Blind spots in your defences are created when you underinvest in security, and the private sector is the least likely to say they’re dedicating more resources to cybersecurity in the future. Private firms are falling short on security when compared to the public sector in several ways.
First, they indicate they are less likely to devote additional financial resources, with only 45 per cent of private firms planning to increase support for cybersecurity over the next 12 months (compared with 51 per cent of public organizations doing so). Data shows that private firms are more often committing the same amount (40 per cent) or even decreasing their commitment (12 per cent) more often than the public sector as well.
Nearly half of all public organizations (47 per cent) anticipate increasing human resources devoted to cybersecurity, compared to only four in 10 (42 per cent) private organizations.
Next, we see that—without exception—the private sector is less likely than the public sector to take any number of possible measures to prevent future cyber attacks. Consider this list for this year’s Cybersecurity Survey:
Employee training is the most popular measure to take against cyber attacks for both sectors. But 67 per cent of public organizations are taking this measure compared to just 63 per cent of private firms.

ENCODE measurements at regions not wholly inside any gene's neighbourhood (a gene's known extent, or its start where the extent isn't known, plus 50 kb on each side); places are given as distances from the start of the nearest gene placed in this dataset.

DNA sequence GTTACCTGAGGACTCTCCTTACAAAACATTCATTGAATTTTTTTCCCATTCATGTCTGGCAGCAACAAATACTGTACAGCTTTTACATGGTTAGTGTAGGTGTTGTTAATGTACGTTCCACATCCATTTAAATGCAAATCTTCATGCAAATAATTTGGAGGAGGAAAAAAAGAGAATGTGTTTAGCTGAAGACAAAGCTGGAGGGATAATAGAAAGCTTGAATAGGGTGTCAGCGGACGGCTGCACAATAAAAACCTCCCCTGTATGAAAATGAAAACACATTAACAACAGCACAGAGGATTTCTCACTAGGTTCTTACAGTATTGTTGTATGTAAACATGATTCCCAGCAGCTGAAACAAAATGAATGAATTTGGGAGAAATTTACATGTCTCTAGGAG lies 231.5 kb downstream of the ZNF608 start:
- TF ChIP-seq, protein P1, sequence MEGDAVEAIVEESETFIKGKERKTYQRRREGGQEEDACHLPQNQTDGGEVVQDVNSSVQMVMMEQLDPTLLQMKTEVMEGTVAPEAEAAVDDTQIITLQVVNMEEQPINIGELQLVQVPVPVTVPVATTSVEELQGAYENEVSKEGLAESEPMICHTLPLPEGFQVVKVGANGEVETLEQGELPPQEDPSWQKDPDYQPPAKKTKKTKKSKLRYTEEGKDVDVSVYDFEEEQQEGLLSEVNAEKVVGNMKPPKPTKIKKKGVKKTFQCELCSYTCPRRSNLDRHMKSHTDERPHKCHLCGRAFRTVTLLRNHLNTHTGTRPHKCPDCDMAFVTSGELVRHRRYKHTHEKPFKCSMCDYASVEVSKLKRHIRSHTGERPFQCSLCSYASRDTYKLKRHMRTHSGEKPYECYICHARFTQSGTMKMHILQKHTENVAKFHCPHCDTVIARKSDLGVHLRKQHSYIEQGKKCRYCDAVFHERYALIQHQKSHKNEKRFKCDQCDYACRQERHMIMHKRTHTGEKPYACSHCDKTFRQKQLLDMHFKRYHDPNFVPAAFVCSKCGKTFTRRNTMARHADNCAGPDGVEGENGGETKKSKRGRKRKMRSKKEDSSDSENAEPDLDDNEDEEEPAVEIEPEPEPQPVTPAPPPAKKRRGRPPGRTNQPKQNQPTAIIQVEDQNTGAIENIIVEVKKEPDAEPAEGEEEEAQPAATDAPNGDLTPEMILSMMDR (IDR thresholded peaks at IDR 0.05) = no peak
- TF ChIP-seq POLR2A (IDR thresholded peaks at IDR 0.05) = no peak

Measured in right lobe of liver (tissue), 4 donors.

Fifty-nine per cent of public organizations plan a security audit, compared to only 51 per cent of private firms.
Forty-five per cent of public organizations plan to install new hardware, compared to only 30 per cent of private firms.
Installing new software and hiring new staff are also not in the plans for as many private sector firms.
Across the board, public organizations are more likely than private ones to take up new measures to prevent future cyberattacks.
Finally, private sector firms are lagging even in the adoption of cloud DNS firewalls. Overall, the method is being adopted quickly, with 73 per cent of organizations saying they have one, compared to 62 per cent one year ago, and only 42 per cent in 2018. And again, the private sector is the laggard in this area with 71 per cent using a cloud DNS firewall compared to 78 per cent of the public sector.